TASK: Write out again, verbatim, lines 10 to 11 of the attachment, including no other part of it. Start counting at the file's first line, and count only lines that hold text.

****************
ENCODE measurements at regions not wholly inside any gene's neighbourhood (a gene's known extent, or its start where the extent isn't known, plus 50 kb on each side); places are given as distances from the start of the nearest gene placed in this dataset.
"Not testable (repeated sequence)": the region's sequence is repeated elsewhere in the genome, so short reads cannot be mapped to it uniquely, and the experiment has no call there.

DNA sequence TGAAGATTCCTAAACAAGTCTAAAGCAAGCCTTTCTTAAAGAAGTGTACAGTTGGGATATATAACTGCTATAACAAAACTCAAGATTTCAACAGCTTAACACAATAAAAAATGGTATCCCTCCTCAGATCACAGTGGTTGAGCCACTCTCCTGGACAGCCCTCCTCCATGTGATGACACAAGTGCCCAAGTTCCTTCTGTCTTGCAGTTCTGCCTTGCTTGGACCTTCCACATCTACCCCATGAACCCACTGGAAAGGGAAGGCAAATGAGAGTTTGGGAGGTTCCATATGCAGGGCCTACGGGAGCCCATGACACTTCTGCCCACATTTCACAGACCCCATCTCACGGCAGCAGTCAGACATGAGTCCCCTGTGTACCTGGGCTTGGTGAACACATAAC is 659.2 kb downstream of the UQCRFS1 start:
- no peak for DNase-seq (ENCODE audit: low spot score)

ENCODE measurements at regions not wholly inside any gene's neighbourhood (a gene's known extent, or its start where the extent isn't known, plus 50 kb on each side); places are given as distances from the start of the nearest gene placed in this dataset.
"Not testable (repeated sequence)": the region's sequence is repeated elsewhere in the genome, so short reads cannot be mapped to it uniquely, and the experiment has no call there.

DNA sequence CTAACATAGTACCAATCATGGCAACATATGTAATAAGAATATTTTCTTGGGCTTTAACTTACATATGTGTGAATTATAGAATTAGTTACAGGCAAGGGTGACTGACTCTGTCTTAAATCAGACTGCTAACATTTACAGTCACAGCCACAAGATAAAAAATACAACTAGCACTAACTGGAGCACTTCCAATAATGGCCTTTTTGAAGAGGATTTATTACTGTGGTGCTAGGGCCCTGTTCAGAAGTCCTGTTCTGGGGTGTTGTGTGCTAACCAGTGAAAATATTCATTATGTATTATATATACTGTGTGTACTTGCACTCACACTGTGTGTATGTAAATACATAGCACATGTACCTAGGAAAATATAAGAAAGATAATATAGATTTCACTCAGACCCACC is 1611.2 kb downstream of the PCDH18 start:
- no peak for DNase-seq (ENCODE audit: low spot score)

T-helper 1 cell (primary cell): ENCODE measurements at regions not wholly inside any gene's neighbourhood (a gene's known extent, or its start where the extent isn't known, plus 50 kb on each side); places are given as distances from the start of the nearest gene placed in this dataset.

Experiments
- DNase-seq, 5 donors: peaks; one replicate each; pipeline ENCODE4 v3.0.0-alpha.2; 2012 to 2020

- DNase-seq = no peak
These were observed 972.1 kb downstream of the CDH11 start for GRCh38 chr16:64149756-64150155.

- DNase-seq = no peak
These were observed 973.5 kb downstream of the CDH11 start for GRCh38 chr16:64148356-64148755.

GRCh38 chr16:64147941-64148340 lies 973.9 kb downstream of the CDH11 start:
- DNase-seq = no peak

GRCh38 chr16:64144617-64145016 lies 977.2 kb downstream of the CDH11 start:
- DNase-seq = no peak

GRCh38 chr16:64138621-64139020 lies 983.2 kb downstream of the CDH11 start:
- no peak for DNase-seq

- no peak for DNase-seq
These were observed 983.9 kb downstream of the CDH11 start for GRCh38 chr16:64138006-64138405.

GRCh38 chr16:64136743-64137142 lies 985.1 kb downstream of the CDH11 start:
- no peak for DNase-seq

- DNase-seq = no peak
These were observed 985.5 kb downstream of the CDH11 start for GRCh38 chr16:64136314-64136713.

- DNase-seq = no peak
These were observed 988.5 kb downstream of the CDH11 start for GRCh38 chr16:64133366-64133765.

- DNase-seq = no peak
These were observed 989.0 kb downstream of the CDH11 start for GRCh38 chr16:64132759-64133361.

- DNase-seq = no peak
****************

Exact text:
Experiments
- DNase-seq, 5 donors: peaks; one replicate each; pipeline ENCODE4 v3.0.0-alpha.2; 2012 to 2020